I should note that this off-loading strategy isn't absolute. There are still many Civil Servants at NASA doing technical work. NASA is less of a top-down directed organization than a collection of organizations within various groupings and sub-groupings with their own little fiefdoms and budgets that tend to work towards common goals. So while there may be a general trend, there will be plenty of small pockets of resistance that buck that trend if they have firm control over their own budget and the leeway with which to finance it (that and firing a Civil Servant is rather involved).

  • Re:This is news? (Score:3, Informative)

    by gorzek (647352) <gorzek.gmail@com> on Monday September 27, 2010 @11:58AM (#33712438) Homepage Journal

    Not really. An 80386 doesn't run that fast--or hot. A 40MHz 386 chip is going to draw maybe 5 watts. Intel Core i7s draw closer to 100 watts (on up.)

    Granted, processing power per watt is much higher in new chips, but that's not a worthwhile tradeoff if you don't need 95% of the computing power at your disposal.

  • Re:Wait a minute... (Score:3, Informative)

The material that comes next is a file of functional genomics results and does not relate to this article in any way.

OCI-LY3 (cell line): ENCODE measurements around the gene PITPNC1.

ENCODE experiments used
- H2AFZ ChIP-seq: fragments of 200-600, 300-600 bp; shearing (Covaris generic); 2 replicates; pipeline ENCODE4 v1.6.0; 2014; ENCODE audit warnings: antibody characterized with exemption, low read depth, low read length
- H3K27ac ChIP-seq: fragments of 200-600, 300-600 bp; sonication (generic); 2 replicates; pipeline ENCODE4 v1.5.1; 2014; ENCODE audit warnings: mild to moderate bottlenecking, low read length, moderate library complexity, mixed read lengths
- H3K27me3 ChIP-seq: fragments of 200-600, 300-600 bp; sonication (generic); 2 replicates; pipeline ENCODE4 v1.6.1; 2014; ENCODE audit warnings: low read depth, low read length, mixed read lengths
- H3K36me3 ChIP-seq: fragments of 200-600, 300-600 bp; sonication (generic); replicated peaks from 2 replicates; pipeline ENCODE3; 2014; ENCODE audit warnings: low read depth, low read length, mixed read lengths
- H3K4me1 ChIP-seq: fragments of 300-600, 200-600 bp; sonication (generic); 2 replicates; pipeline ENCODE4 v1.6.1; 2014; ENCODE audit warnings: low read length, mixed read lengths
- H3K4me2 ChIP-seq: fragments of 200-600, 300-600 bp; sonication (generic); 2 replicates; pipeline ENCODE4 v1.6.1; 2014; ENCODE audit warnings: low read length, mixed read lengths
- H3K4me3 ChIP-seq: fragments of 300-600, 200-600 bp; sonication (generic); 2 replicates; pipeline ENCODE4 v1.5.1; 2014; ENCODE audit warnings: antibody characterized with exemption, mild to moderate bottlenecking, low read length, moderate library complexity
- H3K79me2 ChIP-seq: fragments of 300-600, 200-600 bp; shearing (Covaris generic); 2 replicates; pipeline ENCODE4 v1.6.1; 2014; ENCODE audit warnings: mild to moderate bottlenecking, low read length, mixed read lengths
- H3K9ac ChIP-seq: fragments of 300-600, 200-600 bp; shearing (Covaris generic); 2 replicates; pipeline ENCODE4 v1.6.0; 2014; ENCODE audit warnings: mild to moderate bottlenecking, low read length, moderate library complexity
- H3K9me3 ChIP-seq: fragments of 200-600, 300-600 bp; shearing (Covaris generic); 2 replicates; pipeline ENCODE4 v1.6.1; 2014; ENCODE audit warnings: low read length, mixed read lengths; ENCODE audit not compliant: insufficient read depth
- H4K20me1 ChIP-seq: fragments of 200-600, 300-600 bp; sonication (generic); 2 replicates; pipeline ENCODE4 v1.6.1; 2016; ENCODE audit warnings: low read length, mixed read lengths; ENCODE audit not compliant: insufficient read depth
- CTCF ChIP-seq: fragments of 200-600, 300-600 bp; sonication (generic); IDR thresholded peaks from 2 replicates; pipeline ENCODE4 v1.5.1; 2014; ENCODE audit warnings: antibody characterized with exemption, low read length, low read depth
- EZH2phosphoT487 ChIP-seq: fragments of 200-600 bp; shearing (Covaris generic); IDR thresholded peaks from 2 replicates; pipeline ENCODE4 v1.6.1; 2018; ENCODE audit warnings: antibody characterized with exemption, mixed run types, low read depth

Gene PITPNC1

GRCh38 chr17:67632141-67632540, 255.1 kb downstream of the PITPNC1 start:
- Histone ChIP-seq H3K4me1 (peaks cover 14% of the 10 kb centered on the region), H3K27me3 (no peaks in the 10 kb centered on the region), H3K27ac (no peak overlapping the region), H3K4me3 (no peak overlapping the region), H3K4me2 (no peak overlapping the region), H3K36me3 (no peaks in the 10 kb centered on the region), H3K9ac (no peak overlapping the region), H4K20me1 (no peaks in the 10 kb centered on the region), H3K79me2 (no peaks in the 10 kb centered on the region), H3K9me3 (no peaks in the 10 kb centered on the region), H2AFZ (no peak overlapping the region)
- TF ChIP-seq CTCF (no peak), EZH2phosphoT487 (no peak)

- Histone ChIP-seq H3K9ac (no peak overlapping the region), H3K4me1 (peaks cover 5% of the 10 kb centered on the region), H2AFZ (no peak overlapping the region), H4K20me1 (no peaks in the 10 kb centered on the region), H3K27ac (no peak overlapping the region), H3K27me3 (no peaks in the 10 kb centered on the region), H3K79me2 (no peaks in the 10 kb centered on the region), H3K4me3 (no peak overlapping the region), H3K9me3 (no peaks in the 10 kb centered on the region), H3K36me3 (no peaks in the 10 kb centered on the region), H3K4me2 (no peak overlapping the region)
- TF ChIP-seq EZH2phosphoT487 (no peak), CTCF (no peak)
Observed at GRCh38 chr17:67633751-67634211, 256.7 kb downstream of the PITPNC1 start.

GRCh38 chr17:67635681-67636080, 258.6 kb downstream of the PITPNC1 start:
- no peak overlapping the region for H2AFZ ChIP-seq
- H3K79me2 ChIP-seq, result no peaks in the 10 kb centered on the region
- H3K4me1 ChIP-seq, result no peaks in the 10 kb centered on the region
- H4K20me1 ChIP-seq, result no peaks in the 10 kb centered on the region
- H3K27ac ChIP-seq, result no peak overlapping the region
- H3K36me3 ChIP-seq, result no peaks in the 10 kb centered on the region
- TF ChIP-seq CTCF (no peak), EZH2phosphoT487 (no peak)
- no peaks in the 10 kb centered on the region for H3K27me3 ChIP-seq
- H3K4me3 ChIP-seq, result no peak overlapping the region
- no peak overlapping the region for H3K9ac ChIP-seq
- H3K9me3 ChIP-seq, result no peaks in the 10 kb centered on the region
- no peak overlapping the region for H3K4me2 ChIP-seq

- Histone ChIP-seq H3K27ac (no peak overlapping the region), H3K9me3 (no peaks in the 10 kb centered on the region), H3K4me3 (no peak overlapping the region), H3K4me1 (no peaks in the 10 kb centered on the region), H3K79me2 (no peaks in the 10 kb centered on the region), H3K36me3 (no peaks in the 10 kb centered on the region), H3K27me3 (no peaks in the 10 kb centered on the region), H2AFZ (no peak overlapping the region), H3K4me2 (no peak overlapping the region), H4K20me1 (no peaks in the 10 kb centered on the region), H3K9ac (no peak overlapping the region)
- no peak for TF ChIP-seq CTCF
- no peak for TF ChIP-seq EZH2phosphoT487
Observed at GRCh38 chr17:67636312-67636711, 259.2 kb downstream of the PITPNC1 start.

by mcgrew (92797) * on Monday September 27, 2010 @12:11PM (#33712658) Homepage Journal

    Admiral Grace Hopper, who wrote the world's first compiler and co-wrote the world's second compiler, advocated FOSS in the 1950s. Admiral Hopper encouraged programmers to collect and share common portions of programs. [yale.edu]

  • by jimicus (737525) on Monday September 27, 2010 @12:28PM (#33712916)

    It costs ten times as much because it comes with a sheet of paper.

    Not a spectacularly amazing sheet of paper, it has to be said. But a sheet of paper that confirms that the chip is specced to handle a lot more abuse than anything available in the commodity market, a sheet of paper that says "You want to use this in applications where lives are at stake? Where if it goes wrong, someone is more-or-less guaranteed to die? No problem!".

    You look at the paper for ordinary consumer chips - it normally says the exact opposite.

  • by Voyager529 (1363959) <`voyager529' `at' `yahoo.com'> on Monday September 27, 2010 @12:34PM (#33713016)

    It's called the ACQUISITION process for a reason.

    ...because governments are required to go through all 285 rules of acquisition before finally obtaining the parts they need. When dealing with Ferengi, surely that must be a time consuming process.